According to data obtained from the National Bureau of Statistics (NBS), production in Chinese factories experienced minimal growth. Its current manufacturing Purchasing Managers Index (PMI) is at the lowest it's been since May 2020.
The slow growth hindered China from meeting the expected Market output. Although its PMI score is at 50.6, it did not fall to the 50.0 level that marks contraction. Analysts are expecting the PMI score to fall to 51.1.
Activity at Chinese factories are yet to fully resume
Normally, activities at Chinese factories hit low levels during the Lunar new year, but the coronavirus pandemic has led the government to reduce the activities of workers in factories.
China's economic growth has been picking up speed since its decline early in 2020 due to an increase in foreign demand for goods and stimulus packages implemented by the government.
The official PMI is composed of stats from big and state-owned companies in China. Data showed that new export orders dropped from 50.2 in January to 48.8 in February. A sub-index composed of stats from small-sized companies dropped from 49.4 in January to 48.3 in February.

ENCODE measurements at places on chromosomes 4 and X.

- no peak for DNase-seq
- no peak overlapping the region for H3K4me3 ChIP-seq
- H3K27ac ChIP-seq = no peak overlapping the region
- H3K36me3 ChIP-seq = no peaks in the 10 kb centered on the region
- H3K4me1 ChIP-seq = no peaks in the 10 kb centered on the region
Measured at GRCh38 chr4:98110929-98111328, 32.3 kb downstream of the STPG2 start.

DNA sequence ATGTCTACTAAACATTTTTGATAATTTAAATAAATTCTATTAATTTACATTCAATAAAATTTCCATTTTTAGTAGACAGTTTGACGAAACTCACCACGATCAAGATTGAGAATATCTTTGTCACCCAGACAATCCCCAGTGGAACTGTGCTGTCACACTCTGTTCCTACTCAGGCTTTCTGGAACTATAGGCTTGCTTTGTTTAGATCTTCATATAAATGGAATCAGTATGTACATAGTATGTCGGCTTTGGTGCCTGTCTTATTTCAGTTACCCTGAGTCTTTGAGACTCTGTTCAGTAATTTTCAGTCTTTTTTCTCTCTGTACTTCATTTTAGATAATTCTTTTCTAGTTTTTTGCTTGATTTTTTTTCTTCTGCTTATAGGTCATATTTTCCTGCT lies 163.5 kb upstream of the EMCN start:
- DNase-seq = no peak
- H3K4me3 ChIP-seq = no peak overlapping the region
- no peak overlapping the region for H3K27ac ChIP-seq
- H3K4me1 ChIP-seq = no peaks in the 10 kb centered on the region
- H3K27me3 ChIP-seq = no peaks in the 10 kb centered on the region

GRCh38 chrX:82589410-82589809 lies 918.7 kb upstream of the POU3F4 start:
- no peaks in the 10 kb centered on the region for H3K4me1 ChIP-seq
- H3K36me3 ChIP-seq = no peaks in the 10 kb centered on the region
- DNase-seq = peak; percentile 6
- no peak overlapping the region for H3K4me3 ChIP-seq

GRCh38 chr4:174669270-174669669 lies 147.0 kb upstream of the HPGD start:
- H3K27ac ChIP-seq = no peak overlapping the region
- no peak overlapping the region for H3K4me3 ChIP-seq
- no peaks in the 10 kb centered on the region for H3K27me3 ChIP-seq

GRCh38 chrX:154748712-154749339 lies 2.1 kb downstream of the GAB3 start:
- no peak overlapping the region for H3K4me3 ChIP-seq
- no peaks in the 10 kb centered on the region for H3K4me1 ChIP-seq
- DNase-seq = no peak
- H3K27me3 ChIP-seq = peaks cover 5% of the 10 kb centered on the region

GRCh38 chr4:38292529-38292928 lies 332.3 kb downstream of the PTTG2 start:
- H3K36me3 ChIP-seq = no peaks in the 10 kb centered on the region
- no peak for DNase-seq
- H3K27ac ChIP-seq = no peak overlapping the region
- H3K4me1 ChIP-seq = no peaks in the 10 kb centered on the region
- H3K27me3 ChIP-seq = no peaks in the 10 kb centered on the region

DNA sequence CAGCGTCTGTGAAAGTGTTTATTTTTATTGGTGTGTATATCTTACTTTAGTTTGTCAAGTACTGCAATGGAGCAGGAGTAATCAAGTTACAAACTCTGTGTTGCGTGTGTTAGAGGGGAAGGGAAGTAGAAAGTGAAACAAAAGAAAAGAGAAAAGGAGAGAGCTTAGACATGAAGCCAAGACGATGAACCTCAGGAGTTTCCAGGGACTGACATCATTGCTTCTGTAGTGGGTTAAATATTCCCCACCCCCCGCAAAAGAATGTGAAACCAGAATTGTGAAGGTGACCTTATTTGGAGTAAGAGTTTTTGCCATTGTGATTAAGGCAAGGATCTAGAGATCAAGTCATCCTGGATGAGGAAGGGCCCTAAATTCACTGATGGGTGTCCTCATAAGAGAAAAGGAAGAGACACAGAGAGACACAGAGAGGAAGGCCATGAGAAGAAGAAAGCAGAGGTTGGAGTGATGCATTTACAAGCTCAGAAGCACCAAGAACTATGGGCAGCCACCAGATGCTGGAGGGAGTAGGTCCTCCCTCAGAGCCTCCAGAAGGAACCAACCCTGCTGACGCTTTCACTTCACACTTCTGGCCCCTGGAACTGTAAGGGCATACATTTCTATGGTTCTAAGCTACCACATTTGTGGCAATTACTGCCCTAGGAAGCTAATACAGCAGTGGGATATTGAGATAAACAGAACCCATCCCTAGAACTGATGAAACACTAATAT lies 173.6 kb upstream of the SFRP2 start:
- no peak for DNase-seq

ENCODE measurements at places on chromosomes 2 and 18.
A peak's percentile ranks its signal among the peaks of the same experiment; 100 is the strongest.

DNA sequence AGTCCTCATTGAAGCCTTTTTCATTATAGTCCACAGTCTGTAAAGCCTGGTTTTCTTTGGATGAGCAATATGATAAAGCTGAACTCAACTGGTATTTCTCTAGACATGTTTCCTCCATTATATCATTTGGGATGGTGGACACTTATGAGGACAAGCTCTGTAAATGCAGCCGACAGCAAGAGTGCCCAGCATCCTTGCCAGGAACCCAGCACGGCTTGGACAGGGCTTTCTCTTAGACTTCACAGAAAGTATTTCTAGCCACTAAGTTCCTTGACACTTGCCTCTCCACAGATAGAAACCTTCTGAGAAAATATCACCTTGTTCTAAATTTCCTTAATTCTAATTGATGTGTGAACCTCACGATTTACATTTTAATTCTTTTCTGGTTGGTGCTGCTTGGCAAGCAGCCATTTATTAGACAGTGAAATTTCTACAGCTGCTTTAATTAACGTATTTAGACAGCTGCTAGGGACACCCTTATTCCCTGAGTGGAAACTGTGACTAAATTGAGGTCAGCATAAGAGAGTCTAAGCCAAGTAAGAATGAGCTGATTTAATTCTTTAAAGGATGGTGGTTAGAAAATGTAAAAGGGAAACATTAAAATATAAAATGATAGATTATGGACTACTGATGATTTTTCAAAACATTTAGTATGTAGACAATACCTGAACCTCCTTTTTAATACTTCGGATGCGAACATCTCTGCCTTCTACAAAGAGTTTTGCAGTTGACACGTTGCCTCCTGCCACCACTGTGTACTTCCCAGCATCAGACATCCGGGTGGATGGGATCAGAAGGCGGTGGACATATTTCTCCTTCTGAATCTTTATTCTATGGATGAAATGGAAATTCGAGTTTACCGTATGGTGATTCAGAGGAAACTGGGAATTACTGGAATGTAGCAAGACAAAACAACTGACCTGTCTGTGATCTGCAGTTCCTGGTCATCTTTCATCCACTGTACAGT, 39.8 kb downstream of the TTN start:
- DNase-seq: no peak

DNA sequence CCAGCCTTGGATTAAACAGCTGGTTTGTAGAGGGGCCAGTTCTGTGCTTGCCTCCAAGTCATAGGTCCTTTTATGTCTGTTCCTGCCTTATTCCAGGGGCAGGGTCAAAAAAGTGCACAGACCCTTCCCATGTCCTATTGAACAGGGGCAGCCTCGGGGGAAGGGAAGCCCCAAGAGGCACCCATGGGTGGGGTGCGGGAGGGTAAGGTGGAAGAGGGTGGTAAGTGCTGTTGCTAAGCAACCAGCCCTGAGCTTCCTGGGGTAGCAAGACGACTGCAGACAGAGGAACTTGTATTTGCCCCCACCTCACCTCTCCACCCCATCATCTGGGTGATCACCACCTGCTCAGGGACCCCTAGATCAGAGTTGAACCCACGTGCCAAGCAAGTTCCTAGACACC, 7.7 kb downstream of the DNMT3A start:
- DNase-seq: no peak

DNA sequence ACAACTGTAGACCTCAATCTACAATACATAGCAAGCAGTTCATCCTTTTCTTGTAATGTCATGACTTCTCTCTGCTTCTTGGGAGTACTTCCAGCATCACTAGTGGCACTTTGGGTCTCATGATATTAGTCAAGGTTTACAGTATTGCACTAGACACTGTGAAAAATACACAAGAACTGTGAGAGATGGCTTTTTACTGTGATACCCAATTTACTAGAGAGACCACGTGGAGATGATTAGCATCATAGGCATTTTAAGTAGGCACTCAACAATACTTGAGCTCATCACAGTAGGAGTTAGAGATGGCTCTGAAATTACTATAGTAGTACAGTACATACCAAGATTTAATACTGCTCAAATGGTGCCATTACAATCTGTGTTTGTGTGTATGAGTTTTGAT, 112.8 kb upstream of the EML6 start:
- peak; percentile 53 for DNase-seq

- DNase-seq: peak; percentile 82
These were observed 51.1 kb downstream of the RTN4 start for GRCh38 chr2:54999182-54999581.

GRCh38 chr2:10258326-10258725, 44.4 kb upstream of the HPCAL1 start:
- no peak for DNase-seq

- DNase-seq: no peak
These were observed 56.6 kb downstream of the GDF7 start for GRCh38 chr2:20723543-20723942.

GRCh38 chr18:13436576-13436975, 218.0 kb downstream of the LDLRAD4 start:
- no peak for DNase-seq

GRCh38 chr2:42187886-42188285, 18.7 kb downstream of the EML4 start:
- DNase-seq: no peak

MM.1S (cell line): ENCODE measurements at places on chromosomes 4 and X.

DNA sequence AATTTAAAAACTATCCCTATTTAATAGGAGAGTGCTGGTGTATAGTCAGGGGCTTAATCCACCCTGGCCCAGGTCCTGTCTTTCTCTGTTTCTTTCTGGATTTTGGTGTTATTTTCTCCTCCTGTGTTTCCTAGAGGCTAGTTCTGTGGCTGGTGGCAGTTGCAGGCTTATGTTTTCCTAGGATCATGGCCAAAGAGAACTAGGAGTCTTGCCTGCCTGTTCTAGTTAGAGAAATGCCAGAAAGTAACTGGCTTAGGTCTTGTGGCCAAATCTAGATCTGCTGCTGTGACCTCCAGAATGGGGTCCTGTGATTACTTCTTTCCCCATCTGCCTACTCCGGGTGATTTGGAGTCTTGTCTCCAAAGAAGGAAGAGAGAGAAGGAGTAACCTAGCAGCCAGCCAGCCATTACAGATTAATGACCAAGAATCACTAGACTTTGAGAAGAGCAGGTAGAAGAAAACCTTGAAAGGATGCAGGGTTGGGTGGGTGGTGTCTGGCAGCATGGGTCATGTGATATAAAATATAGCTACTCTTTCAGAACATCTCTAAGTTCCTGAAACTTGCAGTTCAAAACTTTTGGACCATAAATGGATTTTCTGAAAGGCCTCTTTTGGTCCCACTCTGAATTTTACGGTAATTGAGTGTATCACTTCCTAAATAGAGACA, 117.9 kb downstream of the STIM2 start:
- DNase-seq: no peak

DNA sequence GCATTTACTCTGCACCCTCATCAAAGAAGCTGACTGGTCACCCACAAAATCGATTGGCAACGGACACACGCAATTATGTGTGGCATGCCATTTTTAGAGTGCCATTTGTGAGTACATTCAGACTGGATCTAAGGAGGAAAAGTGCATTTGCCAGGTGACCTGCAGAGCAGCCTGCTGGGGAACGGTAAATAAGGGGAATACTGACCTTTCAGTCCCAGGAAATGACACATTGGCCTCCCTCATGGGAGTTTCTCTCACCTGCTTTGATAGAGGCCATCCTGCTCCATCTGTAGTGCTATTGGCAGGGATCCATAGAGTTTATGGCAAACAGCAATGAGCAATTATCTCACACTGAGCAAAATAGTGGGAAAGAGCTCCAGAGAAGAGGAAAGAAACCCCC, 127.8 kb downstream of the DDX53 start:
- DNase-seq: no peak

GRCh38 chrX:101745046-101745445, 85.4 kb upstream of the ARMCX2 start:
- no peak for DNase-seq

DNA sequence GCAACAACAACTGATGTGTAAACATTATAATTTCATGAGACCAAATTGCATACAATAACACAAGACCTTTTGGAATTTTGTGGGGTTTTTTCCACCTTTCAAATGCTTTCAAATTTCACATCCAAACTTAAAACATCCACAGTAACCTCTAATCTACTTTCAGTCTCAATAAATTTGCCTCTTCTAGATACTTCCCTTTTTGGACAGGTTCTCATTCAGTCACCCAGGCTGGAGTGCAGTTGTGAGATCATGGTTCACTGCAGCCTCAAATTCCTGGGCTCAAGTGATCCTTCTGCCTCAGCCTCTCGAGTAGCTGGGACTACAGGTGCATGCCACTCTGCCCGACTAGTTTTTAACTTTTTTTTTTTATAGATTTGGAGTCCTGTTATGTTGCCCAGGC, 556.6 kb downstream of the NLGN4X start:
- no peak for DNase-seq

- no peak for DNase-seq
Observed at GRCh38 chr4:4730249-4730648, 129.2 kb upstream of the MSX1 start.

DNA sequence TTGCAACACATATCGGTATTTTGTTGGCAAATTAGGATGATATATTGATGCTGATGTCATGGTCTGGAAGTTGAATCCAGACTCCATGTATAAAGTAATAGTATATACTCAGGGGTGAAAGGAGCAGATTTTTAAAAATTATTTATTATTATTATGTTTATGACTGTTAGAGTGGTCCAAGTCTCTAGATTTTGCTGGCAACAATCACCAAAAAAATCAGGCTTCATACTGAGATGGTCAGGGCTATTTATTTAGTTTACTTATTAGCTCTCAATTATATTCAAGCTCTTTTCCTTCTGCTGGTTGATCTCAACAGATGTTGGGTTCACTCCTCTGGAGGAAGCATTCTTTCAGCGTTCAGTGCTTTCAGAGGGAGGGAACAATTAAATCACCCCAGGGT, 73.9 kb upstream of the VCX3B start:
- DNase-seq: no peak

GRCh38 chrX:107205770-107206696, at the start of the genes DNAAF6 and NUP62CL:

Manufacturing companies suffering from increasing production costs
Manufacturing companies are suffering from increasing production costs, due to a decrease in available workers and a rise in labor wages. This was reflected in a sub-index for employment in the PMI, which dropped from 48.4 in January to 48.1 in February.
Manufacturing companies also have to contend with rising costs of raw materials caused by an increase in demand for more products. Policy sources say China may not set a growth target like it did last year to prevent companies from taking out more loans.
China's new commerce minister said the country will continue to assist by crafting policies that will benefit foreign trade and their supply chains.